Frank Martin (Ed Skrein) is the most highly-skilled transporter money can buy. The stakes are greater and technology better, but the same three simple rules apply: never change the deal, no names, and never open the package. When Frank is hired by cunning femme fatale Anna and her three stunning sidekicks, he quickly discovers he’s been played.
Jason Statham already played the character of Frank Martin in the three previous installments of THE TRANSPORTER. The problem with those movies also appears to be a problem with this movie: they are all style over substance, like a pretty blonde with nothing but fresh air occupying the space between her ears. Director Camille Delamarre directed BRICK MANSIONS which itself was a remake of French movie DISTRICT 13. He displays the sort of directorial flair that would be sufficient to fill a 30-second advert, but it’s a skill he cannot maintain over 90 minutes. Part of the problem is the terrible script. When it’s delivered by a cast of vacuous actors, it’s hard to take any of it seriously without fighting the urge to roll your eyes. It’s a problem because the film then struggles to hold your attention.
There are some very good car chases and Ed Skrein’s martial arts are not too bad; it’s just a shame he’s a complete charisma free zone. Ray Stevenson also stars as Frank Sr. and he is probably the best thing in the film. He delivers his lines well and is always worth watching. There are some serious continuity errors, though, like seeing Ed Skrein’s hair grow in the space of two minutes. Overall, though, THE TRANSPORTER is a film that you will watch, stick it on the shelf and probably never look at again.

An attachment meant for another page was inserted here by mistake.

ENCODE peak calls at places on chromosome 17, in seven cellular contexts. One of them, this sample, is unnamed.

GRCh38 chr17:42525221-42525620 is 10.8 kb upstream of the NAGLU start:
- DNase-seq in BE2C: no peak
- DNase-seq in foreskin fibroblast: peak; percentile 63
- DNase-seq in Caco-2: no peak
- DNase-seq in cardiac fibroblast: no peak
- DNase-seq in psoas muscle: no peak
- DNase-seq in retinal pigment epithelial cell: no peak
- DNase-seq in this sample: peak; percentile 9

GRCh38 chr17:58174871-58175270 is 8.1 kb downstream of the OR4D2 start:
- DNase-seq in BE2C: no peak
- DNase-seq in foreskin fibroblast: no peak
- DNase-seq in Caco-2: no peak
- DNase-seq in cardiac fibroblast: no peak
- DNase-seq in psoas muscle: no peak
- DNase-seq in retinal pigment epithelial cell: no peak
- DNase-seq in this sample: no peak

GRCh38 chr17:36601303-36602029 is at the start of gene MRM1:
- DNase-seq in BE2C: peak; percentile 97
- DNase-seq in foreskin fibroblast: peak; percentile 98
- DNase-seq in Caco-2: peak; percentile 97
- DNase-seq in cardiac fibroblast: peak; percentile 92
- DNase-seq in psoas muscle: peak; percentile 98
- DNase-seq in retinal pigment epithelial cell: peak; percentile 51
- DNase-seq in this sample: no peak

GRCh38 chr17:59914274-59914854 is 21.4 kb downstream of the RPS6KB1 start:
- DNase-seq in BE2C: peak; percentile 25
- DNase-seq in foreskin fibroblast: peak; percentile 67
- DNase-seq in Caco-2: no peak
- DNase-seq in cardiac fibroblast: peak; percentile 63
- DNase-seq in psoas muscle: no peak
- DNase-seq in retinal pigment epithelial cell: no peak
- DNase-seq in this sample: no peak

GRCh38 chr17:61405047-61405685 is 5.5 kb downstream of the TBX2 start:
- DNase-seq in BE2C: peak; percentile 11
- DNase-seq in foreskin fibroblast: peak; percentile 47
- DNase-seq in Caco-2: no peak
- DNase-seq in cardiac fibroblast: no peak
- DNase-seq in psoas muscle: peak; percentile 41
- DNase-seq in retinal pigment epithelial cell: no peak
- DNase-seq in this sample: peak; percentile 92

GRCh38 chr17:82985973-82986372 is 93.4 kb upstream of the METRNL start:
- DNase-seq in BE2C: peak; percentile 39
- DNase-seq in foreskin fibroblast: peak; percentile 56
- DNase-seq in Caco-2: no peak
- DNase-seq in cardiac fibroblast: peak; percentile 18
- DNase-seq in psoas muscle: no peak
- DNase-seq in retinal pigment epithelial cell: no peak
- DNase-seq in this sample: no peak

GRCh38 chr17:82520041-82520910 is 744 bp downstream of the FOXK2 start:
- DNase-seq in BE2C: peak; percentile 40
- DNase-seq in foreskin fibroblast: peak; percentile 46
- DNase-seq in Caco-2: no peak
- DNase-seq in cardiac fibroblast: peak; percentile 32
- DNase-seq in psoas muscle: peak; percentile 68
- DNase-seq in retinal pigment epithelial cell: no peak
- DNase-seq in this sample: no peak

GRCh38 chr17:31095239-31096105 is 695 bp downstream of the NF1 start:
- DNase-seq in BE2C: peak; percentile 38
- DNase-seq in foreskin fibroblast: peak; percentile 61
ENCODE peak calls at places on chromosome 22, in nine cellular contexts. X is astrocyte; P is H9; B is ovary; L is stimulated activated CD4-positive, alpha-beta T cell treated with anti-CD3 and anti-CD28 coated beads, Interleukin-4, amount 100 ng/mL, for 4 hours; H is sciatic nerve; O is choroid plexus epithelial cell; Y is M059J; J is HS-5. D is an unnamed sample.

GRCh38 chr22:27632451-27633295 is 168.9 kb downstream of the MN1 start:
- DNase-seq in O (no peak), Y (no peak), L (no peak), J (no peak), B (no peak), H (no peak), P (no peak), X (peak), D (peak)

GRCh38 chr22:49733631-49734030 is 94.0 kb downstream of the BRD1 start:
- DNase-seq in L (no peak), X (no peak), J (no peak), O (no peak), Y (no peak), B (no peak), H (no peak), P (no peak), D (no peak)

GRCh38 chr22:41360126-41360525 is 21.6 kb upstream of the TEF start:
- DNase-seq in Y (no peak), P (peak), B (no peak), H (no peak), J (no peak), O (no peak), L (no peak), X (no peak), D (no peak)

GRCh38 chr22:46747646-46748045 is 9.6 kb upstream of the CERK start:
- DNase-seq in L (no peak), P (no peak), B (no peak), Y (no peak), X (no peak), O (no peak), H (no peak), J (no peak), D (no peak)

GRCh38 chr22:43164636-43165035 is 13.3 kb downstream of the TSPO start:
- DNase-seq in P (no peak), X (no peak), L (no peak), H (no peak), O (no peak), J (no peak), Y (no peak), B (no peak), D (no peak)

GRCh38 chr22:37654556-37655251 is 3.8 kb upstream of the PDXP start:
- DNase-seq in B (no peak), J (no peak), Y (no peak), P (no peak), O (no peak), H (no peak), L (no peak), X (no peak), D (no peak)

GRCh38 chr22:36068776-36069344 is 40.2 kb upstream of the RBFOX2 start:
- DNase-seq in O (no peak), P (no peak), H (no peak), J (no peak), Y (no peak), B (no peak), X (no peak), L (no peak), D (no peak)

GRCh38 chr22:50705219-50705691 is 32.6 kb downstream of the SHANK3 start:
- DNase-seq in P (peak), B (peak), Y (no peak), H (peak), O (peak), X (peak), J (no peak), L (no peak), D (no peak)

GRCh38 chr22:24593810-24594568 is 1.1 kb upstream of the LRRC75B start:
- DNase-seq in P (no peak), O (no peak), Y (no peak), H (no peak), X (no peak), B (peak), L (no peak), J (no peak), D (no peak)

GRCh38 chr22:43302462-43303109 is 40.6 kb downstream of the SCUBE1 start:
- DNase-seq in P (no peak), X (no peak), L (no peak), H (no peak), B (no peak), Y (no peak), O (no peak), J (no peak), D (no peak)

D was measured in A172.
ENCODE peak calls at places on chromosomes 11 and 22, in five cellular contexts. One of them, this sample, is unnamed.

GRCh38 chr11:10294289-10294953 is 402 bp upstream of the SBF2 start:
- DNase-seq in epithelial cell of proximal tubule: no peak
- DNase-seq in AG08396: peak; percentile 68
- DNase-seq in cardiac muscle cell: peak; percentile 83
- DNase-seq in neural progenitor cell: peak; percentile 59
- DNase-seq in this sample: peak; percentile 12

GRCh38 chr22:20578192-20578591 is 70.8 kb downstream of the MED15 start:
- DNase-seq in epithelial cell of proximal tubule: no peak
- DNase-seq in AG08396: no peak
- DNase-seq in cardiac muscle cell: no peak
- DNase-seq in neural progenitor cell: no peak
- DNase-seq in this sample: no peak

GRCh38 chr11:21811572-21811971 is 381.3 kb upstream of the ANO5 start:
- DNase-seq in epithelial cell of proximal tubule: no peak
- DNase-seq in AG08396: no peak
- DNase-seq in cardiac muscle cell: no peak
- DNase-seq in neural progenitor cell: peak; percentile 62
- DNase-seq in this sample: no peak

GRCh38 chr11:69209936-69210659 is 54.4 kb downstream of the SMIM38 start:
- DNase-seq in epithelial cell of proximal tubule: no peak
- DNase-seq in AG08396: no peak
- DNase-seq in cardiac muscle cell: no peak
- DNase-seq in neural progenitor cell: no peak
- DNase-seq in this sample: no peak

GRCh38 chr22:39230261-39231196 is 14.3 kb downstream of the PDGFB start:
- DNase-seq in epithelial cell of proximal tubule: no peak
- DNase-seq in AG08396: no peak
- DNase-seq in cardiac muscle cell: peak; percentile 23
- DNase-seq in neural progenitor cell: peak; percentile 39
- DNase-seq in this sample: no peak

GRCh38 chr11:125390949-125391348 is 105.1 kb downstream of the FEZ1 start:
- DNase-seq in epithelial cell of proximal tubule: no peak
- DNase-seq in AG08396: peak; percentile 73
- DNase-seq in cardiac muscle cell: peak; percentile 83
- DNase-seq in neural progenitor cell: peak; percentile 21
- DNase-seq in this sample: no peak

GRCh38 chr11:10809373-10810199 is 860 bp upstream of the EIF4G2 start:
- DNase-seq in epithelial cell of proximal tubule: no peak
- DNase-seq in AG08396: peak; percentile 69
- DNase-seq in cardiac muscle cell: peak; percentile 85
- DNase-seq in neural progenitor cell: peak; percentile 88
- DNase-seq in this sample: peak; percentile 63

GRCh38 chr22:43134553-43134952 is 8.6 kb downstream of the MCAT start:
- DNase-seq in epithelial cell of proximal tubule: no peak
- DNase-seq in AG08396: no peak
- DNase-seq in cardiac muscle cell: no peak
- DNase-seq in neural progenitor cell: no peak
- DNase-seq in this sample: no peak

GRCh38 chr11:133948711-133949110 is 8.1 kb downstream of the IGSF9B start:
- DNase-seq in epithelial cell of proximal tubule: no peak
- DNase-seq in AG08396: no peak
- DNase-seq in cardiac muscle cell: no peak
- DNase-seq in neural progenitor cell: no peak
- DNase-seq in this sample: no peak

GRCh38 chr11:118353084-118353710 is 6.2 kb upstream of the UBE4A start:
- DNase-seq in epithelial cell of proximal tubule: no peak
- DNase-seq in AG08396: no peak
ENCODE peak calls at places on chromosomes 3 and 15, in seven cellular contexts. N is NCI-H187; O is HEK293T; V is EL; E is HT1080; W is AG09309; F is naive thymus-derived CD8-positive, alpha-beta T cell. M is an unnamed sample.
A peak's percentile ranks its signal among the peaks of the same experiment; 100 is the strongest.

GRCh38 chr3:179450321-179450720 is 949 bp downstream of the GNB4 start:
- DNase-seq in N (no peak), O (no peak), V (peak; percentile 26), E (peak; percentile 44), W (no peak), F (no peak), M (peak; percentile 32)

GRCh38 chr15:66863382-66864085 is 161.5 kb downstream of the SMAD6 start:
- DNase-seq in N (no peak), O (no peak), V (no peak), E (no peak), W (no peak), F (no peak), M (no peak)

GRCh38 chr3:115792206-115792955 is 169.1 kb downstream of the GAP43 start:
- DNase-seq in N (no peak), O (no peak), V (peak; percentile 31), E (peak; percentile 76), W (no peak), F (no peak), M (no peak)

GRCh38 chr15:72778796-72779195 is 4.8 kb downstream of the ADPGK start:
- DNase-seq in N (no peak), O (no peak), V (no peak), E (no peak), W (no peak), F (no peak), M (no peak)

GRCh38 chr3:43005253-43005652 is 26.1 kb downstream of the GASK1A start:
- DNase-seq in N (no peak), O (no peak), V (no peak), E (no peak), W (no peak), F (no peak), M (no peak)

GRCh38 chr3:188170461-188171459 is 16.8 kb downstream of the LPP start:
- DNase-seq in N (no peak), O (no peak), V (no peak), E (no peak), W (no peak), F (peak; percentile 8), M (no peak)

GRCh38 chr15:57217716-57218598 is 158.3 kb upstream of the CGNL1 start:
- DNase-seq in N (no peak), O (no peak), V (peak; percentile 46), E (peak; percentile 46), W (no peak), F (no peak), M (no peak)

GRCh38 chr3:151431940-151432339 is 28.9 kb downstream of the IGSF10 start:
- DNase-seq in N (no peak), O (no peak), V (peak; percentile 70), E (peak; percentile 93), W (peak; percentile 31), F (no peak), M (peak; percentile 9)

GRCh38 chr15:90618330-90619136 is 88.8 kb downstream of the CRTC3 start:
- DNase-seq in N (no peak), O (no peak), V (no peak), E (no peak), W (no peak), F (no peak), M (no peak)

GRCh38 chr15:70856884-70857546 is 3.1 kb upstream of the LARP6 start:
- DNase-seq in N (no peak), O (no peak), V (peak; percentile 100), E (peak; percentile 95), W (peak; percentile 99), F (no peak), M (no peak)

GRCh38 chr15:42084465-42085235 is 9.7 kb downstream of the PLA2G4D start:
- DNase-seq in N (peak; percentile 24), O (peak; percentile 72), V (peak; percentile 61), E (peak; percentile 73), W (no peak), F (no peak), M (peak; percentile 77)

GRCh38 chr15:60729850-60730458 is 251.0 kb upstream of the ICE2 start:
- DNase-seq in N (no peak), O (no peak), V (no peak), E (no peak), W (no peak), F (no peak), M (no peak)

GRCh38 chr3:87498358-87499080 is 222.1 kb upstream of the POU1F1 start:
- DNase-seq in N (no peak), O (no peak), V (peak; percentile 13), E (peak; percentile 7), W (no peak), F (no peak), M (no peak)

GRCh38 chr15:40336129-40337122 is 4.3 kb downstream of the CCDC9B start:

The film is presented in an aspect ratio of 2.39:1 with a codec MPEG-4 AVC and 1080p HD resolution, so yes, it’s pretty to look at — lots of vibrant colours and deep blacks. There is no real noticeable edge enhancement.
With the audio, you have the choice of 5.1 DTS Master Audio or standard 2.0 Stereo. If you have the means, then 5.1 is always the preferred choice as it really gives you every sound the movie has to offer. Those with standard set-ups should choose 2.0, as if you don’t have surround sound and choose 5.1, then you’ll find that everything but the dialogue is really loud.
The sound of gunfire rips through the speakers. Glass smashing, cars crashing and punches landing all have a real sense of force. The score by Alexandre Azaria is suitably bombastic for the sort of shallow action affair on show here, full of generic club beats and thumping bass. Good, but as forgettable as the movie.
First up, you have a video titled ‘Rocketing from 0-60’ (5 minutes 40 seconds) which gives you a behind-the-scenes look at the car chases and various stunts in the movie. Then it’s ‘Frank Martin: The Reluctant Hero’ which lasts for just over 9 minutes and has various cast members talking about the character of Frank Martin and also Ed Skrein who plays him. ‘The Coeur Brise: Les Femmes of Refuelled’ runs for just over 5 minutes 30 seconds and talks about the group of females who lead Frank Martin on a wild mission to escape from their evil boss. Rounding the extras off are a theatrical trailer and photo gallery. So not too bad of a selection, I’d say.
If you have a few friends over after a night out, then this film is ideal if you want to switch your brain off and relax. However, it’s not something that may hold up to repeated viewings, and if action movies aren’t your thing, then you probably aren’t reading this review.
Jonathan McEvoy (Nightbreed1984)